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Bergamot oranges have the initial appearance of a lemon. They are semi-ovate with a lemon-kissed, smooth and pebbled exterior and translucent yellow flesh with the same signature cottony pith of a lemon. The rind is very aromatic and full of essential oils. The flesh is fragrant, with both floral and citrus notes. The flavor is acidic and tart, making the Bergamot orange unsuitable as a fresh-eating orange variety.
The Bergamot orange is available in early fall into winter.
The Bergamot orange is a hybrid of a sour orange variety and a citron variety. There are several other common names given to the Bergamot oranges that are grown in Italy: Castagnaro, Fantastico, and Femminello. Bergamot oranges are cultivated for processing primarily for their essential oil and is main ingredient in many perfumes and colognes.
Bergamot orange contains high levels of vitamin C, potassium, vitamins B1, B2 and A.
Bergamot oranges require some creative culinary thinking. Their aroma a clear indication, though, they they can be used for infusing enhancement. They are commonly used as a principle ingredient to flavor Earl Grey tea. The zest and juice used for syrups, flavored sugars or salts, cocktails and jams. The juice and zest can be used to flavor cookies, cakes, yogurts and custards. Bergamot oranges pair well with other citrus, seafood, ricotta, mild salad greens, avocado and fresh herbs such as dill, basil and tarragon. Bergamot oranges will keep up to two weeks in the refrigerator.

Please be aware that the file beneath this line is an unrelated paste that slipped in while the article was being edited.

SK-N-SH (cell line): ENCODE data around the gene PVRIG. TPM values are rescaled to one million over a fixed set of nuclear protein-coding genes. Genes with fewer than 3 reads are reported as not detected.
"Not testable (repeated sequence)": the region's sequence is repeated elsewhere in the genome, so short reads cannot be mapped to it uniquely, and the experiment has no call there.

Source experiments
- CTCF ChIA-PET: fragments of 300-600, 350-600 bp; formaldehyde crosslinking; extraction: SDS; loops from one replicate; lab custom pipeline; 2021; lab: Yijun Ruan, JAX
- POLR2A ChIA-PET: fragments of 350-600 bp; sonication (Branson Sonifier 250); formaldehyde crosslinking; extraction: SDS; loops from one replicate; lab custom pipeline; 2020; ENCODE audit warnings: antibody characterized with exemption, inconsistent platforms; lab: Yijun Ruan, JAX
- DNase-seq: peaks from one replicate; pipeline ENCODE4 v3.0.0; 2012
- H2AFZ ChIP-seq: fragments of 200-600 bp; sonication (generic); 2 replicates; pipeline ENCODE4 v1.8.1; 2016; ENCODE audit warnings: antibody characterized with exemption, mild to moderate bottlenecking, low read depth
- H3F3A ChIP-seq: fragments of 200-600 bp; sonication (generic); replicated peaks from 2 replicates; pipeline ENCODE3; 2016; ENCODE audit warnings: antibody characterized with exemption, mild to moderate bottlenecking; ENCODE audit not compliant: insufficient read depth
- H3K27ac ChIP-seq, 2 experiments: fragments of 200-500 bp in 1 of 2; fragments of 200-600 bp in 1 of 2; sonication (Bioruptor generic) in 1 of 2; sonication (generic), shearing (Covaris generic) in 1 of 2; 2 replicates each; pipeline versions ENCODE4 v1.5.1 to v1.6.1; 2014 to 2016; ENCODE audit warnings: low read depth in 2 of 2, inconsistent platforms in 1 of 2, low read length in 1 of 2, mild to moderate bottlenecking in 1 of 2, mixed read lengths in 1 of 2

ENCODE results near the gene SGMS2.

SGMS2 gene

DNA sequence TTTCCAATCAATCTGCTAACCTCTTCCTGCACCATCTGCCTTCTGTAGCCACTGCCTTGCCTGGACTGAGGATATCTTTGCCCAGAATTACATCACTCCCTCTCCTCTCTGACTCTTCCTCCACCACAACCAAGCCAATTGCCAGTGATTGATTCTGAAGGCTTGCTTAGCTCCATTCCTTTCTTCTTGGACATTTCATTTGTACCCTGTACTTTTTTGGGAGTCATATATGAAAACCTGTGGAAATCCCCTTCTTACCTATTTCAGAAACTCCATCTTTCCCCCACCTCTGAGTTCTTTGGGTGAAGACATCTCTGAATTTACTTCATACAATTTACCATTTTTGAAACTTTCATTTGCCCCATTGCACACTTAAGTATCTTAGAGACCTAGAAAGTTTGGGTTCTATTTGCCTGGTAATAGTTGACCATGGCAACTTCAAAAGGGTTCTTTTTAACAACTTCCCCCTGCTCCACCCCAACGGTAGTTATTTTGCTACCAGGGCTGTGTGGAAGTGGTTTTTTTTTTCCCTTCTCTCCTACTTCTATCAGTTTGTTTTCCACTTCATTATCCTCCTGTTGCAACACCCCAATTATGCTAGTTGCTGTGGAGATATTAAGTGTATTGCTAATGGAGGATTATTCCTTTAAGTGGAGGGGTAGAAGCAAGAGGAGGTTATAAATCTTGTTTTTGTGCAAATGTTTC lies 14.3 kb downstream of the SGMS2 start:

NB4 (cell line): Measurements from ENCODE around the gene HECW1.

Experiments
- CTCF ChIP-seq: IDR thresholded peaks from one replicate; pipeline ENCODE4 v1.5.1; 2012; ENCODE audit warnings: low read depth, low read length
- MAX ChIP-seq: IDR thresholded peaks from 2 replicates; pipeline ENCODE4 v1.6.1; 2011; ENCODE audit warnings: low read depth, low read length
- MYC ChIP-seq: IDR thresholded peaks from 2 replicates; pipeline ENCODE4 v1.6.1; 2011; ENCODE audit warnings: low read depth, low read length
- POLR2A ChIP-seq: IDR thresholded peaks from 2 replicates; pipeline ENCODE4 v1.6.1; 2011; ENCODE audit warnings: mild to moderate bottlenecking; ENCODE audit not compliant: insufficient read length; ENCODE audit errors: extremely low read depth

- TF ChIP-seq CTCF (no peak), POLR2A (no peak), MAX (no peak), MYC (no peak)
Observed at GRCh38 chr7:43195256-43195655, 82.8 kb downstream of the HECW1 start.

Bergamot oranges gets its name from the Italian city of Bergamo. There are also sources that its name may have been derived from the Turkish word 'begarmudi,' meaning "prince of pears." The first recorded reference to the use of Bergamot oranges was in 1824 for flavoring poor quality tea. Now it is a standard ingredient in Earl Grey tea.
The first documentation of the Bergamot orange can be traced back as far as 1708. It has been a common orange cultivar in the Mediterranean, specifically Italy, where it was first discovered as a seedling. Italy produces more Bergamot oranges than anywhere else in the world. The fruit is specifically cultivated for its oily rind and commercial production is limited primarily to Calabria (Italy) as this is the only known growing region where fruits do not produce varied qualities of essential oils in their peels.
Recipes that include Bergamot Oranges. One is easiest, three is harder.
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